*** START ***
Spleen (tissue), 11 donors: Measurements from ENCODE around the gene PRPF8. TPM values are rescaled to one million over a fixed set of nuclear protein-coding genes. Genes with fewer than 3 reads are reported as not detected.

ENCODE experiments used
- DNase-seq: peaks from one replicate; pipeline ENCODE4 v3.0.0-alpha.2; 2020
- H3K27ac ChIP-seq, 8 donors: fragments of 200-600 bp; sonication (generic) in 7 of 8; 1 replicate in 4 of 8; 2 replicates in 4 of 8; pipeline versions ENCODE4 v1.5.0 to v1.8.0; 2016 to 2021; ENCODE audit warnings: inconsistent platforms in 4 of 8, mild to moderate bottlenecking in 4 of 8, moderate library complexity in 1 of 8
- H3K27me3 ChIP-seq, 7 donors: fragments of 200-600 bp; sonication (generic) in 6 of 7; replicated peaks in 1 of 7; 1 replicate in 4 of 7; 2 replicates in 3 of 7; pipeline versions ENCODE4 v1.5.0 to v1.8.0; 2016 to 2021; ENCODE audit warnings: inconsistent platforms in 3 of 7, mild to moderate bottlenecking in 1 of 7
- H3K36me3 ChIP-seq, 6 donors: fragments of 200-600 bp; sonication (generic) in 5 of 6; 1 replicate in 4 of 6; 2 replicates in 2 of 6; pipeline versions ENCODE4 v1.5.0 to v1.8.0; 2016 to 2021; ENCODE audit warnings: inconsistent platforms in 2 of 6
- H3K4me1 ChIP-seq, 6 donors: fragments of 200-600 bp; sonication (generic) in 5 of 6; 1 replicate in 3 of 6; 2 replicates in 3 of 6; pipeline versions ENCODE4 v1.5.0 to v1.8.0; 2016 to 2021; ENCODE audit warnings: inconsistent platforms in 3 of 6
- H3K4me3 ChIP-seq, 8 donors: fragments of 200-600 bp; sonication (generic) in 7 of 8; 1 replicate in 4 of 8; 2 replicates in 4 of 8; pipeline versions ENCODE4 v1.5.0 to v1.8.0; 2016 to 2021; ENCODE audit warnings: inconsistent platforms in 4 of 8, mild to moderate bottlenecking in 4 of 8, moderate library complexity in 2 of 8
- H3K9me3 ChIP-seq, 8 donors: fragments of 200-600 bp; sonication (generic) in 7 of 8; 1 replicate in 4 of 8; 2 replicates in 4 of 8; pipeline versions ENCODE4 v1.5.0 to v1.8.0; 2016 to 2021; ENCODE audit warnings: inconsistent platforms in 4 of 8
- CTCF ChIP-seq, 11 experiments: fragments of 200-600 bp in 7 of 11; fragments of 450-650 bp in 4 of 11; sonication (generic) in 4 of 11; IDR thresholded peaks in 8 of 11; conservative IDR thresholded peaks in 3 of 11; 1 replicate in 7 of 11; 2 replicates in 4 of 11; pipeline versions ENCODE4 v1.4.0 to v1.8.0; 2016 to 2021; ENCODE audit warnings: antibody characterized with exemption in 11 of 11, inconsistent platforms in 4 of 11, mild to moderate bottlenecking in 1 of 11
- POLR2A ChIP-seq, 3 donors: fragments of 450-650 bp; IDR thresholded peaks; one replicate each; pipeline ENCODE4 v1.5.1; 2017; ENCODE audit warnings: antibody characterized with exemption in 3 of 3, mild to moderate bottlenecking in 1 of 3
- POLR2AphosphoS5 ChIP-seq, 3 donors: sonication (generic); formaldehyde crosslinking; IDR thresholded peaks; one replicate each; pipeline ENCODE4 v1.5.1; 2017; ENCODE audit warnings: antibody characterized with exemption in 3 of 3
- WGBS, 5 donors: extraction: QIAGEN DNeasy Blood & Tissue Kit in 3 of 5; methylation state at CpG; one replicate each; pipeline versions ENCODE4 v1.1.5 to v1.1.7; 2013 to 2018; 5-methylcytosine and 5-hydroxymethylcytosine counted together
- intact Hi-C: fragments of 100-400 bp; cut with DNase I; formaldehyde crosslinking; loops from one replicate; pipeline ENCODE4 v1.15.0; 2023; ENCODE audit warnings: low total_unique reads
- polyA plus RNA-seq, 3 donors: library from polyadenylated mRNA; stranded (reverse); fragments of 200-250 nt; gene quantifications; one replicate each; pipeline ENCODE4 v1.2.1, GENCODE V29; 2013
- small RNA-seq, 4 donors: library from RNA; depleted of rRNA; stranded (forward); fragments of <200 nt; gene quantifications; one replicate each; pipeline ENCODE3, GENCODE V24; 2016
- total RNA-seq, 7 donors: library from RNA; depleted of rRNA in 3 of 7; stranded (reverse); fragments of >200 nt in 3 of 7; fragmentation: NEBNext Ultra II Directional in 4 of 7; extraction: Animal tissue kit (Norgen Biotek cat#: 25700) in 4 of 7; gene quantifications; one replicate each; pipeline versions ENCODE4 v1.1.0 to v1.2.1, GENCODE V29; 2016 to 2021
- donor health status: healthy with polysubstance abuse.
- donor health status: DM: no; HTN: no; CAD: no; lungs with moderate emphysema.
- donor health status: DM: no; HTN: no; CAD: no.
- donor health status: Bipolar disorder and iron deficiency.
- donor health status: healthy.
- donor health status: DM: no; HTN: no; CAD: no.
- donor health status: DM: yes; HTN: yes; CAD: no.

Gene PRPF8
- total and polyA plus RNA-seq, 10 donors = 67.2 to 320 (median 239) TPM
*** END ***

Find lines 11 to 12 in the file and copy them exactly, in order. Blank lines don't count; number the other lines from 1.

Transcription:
- POLR2A ChIP-seq, 3 donors: fragments of 450-650 bp; IDR thresholded peaks; one replicate each; pipeline ENCODE4 v1.5.1; 2017; ENCODE audit warnings: antibody characterized with exemption in 3 of 3, mild to moderate bottlenecking in 1 of 3
- POLR2AphosphoS5 ChIP-seq, 3 donors: sonication (generic); formaldehyde crosslinking; IDR thresholded peaks; one replicate each; pipeline ENCODE4 v1.5.1; 2017; ENCODE audit warnings: antibody characterized with exemption in 3 of 3